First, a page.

Respiratory Physiotherapist says there's not enough health information for urban riders...

There are a number of issues that invariably push cyclists’ buttons: helmet-usage, incompetent lorry drivers, Rapha and Lance Armstrong to name but four, and judging by the reaction to this article, pollution can be added to that list.

Cyclists have betrayed their anger, frustration, confusion and even shown a bit of support, for an article by Amanda Dryer Respiratory Physiotherapist at Manchester Royal Infirmary which is posted on the BBC website.

The item deals with the issue of how much health information is made available to regular cyclists – urban commuting ones in particular – who are, inevitably breathing in pollution in the form of particulate matter from the traffic around them.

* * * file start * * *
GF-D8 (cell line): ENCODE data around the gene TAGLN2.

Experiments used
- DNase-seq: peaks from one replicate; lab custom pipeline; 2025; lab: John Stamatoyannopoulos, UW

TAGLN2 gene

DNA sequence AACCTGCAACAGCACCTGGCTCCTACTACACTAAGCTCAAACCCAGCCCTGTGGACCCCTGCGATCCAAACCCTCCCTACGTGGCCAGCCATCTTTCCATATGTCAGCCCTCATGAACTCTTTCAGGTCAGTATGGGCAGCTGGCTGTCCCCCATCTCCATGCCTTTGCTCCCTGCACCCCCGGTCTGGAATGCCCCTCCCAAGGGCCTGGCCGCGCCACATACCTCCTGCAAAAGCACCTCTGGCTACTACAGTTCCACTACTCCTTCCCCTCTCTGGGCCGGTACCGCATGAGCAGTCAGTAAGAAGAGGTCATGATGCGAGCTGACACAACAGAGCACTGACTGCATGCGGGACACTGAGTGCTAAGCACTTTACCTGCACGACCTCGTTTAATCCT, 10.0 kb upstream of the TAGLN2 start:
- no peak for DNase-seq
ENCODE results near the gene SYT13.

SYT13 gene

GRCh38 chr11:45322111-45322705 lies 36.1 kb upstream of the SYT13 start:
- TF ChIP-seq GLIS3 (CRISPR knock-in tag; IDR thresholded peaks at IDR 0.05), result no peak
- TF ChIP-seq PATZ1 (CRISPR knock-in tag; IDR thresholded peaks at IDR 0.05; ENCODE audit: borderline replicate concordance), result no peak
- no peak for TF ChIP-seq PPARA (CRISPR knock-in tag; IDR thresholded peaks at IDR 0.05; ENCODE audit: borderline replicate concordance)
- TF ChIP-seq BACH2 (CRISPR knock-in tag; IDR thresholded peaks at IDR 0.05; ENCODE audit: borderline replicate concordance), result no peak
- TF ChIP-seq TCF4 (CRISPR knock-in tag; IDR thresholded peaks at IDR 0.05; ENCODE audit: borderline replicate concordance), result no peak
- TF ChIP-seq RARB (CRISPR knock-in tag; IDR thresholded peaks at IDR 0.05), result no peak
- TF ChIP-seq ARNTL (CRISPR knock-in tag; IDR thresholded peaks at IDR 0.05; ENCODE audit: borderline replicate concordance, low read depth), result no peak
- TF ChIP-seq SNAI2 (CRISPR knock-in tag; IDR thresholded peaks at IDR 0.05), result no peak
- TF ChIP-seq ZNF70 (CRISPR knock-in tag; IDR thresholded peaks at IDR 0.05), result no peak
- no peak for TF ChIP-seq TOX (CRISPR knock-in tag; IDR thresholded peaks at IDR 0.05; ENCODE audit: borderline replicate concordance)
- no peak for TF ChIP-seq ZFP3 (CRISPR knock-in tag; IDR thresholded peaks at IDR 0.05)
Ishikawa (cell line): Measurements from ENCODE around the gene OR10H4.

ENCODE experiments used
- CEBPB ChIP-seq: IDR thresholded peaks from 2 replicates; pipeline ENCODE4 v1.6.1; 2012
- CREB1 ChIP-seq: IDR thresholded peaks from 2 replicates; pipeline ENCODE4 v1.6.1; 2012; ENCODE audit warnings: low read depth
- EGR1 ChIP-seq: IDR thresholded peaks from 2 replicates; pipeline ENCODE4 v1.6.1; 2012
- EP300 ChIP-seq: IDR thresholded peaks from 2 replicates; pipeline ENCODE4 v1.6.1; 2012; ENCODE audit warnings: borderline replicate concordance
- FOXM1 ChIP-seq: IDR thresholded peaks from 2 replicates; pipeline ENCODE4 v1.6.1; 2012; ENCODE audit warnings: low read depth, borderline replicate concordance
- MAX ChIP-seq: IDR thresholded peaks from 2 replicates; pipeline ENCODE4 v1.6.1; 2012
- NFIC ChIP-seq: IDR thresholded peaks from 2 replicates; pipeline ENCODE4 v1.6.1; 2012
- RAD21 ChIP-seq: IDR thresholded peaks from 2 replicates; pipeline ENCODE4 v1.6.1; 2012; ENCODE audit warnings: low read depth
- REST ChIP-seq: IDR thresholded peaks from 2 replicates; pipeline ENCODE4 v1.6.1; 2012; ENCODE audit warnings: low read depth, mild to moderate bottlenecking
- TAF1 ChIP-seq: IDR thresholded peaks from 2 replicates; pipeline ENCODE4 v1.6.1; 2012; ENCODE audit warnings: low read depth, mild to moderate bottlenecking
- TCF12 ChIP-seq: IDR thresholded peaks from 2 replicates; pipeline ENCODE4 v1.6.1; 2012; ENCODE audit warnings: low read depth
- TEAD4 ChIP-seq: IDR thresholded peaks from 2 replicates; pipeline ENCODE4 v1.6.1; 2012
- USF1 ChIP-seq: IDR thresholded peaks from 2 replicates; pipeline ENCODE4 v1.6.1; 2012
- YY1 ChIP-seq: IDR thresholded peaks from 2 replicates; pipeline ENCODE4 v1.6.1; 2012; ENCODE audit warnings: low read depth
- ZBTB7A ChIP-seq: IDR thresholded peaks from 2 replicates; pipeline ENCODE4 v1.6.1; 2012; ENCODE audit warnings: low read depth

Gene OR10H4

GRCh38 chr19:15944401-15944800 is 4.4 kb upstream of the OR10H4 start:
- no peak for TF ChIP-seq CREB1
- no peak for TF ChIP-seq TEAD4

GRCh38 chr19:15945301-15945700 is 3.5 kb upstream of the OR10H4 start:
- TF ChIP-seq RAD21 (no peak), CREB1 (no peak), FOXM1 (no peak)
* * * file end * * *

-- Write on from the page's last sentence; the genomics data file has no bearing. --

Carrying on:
Ms Dryer is quick to acknowledge that cycling is a healthy activity which should not be discouraged over concerns about air quality but then immediately states: “It is critical, however, that we raise public awareness about the effects that air pollution has on the respiratory system - both in the short and long term.”

And it is hard to disagree with that statement other than perhaps, the notion that this information is “critical.” Many might say that such awareness “important” or “useful” but “critical”? Surely that suggests lives are in danger.